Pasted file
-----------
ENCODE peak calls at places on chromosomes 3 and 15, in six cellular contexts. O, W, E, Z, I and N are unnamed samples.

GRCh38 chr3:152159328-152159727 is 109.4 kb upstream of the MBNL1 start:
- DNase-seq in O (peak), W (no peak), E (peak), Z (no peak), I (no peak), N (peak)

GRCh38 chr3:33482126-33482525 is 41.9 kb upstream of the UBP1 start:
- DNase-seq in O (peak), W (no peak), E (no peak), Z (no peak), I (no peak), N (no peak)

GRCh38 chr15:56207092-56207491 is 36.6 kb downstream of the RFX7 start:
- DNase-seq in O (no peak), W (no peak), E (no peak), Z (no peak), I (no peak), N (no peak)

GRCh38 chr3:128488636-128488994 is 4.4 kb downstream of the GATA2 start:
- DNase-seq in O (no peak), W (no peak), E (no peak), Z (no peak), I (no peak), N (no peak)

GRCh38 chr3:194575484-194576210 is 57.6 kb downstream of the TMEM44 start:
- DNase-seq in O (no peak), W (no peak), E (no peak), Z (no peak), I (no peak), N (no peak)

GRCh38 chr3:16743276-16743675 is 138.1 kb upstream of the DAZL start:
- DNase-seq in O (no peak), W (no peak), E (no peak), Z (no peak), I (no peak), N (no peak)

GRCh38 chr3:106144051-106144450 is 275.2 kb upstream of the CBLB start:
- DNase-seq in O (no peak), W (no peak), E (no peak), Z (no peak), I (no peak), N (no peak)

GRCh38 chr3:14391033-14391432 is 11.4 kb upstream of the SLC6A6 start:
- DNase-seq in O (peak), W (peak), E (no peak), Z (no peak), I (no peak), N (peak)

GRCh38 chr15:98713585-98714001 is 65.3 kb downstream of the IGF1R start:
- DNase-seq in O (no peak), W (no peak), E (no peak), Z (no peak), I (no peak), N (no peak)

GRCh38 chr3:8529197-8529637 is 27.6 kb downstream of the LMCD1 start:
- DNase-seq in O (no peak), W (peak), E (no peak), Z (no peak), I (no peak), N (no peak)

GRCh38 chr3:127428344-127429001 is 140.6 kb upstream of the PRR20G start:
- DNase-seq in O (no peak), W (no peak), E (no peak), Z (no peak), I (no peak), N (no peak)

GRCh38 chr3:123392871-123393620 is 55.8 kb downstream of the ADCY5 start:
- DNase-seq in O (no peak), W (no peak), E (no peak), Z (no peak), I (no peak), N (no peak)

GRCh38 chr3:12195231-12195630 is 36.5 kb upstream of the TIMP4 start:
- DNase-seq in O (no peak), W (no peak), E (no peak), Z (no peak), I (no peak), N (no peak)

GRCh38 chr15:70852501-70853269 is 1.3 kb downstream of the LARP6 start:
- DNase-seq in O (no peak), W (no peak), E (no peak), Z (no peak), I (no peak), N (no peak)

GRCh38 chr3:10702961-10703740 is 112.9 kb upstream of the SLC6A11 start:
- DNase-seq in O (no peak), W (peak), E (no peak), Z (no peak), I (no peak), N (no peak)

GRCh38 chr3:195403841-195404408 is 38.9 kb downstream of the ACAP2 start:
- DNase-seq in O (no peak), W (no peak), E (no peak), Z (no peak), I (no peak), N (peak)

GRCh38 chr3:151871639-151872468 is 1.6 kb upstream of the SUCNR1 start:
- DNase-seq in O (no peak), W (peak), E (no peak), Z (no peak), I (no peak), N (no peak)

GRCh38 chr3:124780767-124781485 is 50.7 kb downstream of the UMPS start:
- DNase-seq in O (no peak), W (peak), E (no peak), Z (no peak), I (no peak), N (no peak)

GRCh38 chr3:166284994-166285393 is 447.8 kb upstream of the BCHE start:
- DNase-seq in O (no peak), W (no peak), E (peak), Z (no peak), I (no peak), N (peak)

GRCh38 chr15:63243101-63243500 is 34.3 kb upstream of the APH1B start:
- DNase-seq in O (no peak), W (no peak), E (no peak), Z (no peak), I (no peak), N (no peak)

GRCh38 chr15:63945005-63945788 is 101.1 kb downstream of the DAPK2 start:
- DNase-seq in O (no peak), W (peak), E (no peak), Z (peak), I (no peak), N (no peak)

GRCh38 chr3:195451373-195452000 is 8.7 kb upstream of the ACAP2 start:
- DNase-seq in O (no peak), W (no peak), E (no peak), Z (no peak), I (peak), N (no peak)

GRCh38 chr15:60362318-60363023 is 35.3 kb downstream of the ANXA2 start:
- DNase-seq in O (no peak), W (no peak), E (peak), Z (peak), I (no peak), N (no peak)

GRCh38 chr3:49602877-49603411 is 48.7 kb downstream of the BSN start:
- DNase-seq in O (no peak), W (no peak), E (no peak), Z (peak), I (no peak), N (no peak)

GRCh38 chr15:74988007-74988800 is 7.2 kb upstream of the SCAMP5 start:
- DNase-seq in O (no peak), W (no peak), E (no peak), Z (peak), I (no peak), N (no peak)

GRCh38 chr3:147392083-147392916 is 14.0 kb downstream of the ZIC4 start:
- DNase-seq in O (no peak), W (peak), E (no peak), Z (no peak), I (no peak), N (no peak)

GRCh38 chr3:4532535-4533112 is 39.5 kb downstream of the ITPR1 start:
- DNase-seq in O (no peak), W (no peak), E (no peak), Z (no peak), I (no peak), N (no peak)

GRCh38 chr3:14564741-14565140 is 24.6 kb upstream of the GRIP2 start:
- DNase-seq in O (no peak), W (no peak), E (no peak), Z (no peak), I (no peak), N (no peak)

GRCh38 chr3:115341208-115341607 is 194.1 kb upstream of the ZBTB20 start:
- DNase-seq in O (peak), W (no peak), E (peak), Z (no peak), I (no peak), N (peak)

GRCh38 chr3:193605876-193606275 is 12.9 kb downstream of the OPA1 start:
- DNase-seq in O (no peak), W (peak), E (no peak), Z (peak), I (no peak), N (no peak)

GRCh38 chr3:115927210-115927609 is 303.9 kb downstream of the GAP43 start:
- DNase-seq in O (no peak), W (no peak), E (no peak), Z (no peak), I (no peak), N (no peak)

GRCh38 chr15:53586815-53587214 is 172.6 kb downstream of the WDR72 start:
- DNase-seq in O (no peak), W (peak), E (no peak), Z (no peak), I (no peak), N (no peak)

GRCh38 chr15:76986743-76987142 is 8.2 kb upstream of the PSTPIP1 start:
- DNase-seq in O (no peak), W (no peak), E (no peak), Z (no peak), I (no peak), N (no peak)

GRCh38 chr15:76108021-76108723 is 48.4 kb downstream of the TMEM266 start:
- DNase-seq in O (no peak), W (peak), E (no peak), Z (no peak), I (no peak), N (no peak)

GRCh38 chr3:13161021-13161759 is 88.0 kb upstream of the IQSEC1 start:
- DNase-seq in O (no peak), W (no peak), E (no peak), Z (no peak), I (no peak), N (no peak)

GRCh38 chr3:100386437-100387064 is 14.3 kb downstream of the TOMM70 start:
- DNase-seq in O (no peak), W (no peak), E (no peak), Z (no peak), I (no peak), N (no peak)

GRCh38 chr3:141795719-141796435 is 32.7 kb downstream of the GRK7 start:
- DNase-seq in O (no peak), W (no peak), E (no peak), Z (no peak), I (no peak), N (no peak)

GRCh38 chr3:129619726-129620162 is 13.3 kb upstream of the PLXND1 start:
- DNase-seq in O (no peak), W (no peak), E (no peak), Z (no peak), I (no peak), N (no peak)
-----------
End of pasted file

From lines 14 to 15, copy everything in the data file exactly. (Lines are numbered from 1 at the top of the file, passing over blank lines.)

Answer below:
GRCh38 chr3:106144051-106144450 is 275.2 kb upstream of the CBLB start:
- DNase-seq in O (no peak), W (no peak), E (no peak), Z (no peak), I (no peak), N (no peak)